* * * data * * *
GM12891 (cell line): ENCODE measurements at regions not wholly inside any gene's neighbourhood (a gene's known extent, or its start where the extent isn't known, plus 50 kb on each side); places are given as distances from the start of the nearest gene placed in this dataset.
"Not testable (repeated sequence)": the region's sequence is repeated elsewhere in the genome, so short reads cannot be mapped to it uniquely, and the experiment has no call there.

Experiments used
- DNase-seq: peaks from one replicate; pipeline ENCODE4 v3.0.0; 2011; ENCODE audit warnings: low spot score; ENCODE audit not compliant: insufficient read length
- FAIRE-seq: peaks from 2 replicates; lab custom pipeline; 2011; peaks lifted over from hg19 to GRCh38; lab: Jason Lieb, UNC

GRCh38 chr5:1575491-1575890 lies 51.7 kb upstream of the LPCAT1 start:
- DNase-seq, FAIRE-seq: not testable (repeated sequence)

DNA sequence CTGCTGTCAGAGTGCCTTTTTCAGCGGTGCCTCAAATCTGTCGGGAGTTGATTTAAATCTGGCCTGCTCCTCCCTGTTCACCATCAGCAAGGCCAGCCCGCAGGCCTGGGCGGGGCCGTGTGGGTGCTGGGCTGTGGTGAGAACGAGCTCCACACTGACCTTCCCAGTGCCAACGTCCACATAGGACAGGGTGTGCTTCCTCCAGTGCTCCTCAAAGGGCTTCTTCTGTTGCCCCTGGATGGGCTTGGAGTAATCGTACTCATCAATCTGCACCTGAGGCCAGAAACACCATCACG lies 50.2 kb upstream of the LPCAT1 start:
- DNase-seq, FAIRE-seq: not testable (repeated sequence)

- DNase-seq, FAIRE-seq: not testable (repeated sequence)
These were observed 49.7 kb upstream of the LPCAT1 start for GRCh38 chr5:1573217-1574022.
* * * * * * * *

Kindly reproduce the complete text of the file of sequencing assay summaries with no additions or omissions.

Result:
GM12891 (cell line): ENCODE measurements at regions not wholly inside any gene's neighbourhood (a gene's known extent, or its start where the extent isn't known, plus 50 kb on each side); places are given as distances from the start of the nearest gene placed in this dataset.
"Not testable (repeated sequence)": the region's sequence is repeated elsewhere in the genome, so short reads cannot be mapped to it uniquely, and the experiment has no call there.

Experiments used
- DNase-seq: peaks from one replicate; pipeline ENCODE4 v3.0.0; 2011; ENCODE audit warnings: low spot score; ENCODE audit not compliant: insufficient read length
- FAIRE-seq: peaks from 2 replicates; lab custom pipeline; 2011; peaks lifted over from hg19 to GRCh38; lab: Jason Lieb, UNC

GRCh38 chr5:1575491-1575890 lies 51.7 kb upstream of the LPCAT1 start:
- DNase-seq, FAIRE-seq: not testable (repeated sequence)

DNA sequence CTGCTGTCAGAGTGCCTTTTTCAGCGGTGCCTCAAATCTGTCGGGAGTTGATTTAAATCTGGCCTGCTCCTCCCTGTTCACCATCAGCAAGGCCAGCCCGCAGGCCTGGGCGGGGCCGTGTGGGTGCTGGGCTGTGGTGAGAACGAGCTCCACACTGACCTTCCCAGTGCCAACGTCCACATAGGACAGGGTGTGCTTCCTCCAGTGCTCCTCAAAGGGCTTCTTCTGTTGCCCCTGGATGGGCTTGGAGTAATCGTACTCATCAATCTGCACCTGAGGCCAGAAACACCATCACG lies 50.2 kb upstream of the LPCAT1 start:
- DNase-seq, FAIRE-seq: not testable (repeated sequence)

- DNase-seq, FAIRE-seq: not testable (repeated sequence)
These were observed 49.7 kb upstream of the LPCAT1 start for GRCh38 chr5:1573217-1574022.